Practically Scary Halloween Week

Can you guess the mystery organism in the cell culture?  A very creepy Halloween visitor.

This week at Portland Community College I receive my cells, do battle with mold, and make solutions galore!

We got our CHO (Chinese Hamster Ovary) cells on Monday and began by doing our first subculture and passage. Observing the cells throughout the passage process was fascinating. Although we’re using antibiotics in our media, there still appears to be some kind of visitor whom as of yet remains unidentified.

 (Anybody care to venture a guess? See the pic on the right provided by a classmate.)

By Thursday I had performed two passages, filtered media made from powder and added antiobiotic-antimycotic, practiced cell counts on a hemacytometer, and re-suspended cells for cell count for a hemacytometer. I also repeated the African Violet tissue culture for personal redemption. Hopefully this time I won’t have mold (I've attached a picture of my nemesis below). Yeah, so, that was the easy part of the week.

 

 

 

 

 

 

 

 

 

 

 

 

 

 

 

 

 

 

We had our LabTech practical on solutions today. It was two straight hours of intensely focused tension. You could have heard a pin drop at any moment during that practical. It was by far the most concentrated (pun intended) lab practical I’ve ever been through and it was only solutions! In our defense we were only able to practice making single component solutions a few times and made a multiple component solution once, twice if you count making and pH-ing Tris.

 

Here’s the thing though. As challenging as that practical was, the tasks were still fun. If it would have been a mock practical I would have had a blast. It was a learning opportunity. We were able to see exactly what we were capable of in a set amount of time and it will only get easier from here. Sometimes you need a little boost though and that’s exactly what we got. Our instructor emailed us in the afternoon telling us that she thought we all did a great job. She hasn’t checked our solutions or our math and write-ups yet, but watching us work by the time we got to our last station she saw “a group of competent and confident lab technicians working well under pressure.” She also told us in the email that she didn’t think this was an easy exam. She sure didn’t have to do that, but it made several of us feel a whole lot better about the practical. We are lucky to have instructors who really do care. They even pass on stories about leaving carboys filling up with dH2O forgotten for the night and having whole floors of a building flooded.  That’s anecdotal gold. Seriously, gold.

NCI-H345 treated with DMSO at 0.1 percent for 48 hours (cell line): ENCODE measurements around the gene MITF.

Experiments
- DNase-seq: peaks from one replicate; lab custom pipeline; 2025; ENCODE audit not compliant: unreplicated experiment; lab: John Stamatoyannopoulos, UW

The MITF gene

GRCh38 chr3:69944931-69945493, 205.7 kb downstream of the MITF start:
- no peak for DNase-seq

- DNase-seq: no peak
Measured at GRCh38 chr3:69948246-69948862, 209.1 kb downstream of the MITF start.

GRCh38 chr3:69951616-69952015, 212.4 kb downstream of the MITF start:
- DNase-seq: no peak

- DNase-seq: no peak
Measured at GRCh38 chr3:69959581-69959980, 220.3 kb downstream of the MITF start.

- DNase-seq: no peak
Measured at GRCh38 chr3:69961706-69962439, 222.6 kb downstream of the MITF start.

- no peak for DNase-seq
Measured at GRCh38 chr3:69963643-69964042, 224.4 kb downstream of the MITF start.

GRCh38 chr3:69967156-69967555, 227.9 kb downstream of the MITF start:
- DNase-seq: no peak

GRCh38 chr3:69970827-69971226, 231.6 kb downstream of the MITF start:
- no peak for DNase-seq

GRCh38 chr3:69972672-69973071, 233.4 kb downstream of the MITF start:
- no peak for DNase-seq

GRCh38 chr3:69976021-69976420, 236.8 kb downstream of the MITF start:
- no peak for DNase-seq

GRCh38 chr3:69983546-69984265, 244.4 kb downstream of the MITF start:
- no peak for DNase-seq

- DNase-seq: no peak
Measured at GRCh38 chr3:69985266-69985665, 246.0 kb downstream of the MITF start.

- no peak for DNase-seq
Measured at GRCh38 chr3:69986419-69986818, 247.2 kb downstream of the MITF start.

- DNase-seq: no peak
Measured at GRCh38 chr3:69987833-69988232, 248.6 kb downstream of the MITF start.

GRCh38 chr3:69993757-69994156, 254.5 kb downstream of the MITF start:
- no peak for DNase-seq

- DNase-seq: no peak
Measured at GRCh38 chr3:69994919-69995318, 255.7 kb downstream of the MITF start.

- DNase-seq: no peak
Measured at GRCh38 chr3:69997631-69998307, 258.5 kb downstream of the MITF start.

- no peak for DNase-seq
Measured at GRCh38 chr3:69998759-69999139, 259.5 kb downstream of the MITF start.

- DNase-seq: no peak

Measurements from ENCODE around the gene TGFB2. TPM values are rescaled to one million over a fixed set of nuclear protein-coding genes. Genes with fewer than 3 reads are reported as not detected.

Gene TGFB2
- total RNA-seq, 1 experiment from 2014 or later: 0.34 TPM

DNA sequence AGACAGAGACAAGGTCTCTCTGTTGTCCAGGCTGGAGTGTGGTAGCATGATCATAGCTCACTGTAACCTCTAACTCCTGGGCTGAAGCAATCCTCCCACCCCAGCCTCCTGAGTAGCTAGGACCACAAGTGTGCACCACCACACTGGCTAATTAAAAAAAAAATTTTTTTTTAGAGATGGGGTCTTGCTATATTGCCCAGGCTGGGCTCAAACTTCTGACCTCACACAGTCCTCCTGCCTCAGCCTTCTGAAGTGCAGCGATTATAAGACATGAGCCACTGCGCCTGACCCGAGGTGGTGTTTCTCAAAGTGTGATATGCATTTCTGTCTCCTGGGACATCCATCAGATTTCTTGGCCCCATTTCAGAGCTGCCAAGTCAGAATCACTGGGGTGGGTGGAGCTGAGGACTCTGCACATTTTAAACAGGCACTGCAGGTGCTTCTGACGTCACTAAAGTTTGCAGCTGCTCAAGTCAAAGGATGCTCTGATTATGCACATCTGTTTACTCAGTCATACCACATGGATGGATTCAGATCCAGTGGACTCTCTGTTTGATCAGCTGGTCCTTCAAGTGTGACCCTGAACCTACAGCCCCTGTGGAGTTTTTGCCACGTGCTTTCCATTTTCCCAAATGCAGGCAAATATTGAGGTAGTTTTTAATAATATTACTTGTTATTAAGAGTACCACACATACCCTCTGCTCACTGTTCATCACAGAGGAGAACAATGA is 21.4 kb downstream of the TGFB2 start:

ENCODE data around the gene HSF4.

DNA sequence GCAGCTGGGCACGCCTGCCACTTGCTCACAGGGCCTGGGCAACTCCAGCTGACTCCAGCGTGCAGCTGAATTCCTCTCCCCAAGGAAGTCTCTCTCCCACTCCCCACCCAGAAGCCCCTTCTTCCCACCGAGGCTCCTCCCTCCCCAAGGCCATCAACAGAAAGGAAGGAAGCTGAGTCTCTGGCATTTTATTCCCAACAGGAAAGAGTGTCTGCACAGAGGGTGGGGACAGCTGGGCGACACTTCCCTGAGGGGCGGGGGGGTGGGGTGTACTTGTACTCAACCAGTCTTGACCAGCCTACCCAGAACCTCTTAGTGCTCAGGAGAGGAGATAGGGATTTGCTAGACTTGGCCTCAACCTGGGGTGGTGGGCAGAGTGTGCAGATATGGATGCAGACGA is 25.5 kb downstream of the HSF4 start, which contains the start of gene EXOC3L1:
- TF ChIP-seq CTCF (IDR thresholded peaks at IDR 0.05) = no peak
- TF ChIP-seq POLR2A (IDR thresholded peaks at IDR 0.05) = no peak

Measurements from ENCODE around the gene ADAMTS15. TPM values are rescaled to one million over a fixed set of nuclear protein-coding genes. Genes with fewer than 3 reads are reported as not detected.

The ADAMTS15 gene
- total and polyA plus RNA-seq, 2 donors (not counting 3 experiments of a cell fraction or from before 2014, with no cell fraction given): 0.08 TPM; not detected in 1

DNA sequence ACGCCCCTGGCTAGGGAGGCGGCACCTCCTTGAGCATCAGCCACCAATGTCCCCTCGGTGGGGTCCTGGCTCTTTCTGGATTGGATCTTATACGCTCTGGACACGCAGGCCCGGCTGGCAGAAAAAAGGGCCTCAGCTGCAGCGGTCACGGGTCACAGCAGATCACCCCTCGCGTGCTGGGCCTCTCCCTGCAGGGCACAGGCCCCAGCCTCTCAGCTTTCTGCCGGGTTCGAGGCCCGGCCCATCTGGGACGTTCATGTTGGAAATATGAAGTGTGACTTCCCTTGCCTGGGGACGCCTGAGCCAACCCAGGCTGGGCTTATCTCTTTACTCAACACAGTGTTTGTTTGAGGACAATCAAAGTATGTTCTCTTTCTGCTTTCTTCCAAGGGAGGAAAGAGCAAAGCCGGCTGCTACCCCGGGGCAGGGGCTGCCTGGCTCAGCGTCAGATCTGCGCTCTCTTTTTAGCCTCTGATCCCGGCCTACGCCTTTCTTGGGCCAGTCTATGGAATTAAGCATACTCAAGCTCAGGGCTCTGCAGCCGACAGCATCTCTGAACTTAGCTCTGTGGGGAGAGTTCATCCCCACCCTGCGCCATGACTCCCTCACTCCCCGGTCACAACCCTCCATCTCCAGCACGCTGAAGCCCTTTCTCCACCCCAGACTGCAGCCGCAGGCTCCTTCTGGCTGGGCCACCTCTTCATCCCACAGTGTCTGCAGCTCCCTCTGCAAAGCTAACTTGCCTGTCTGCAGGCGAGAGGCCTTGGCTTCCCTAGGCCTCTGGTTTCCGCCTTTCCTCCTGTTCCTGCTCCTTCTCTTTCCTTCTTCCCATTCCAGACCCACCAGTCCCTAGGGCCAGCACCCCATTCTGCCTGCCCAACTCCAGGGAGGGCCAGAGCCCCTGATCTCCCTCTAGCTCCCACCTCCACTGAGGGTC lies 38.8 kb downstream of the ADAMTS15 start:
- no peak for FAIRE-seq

I made salt water! Yes, it is sort of the kind that you can go into your kitchen to make, but my salt water was made at particular molar concentrations.  I’m attaching some images of my solutions and of the pH-ing process for the Tris buffer we made. Notice my lab partner and I had our beaker on the stir plate labeled. We’re fancy.

Hope you had a great week too! If anyone would care to take a guess at our mystery organism that would be really super. 

Bio-Link Program: 
Portland Community College

I know it's not, but it looks

I know it's not, but it looks a little like pinworm eggs. Come on, disclose!! :)

From a class mate: We're

From a class mate: We're estimating it is approximately 8 to 15 micron range (using comparison to our CHO cells). Also, it changes shape quickly. We're wondering if it might be a baby amoeba. But it hasn't yet been identified.

 

 

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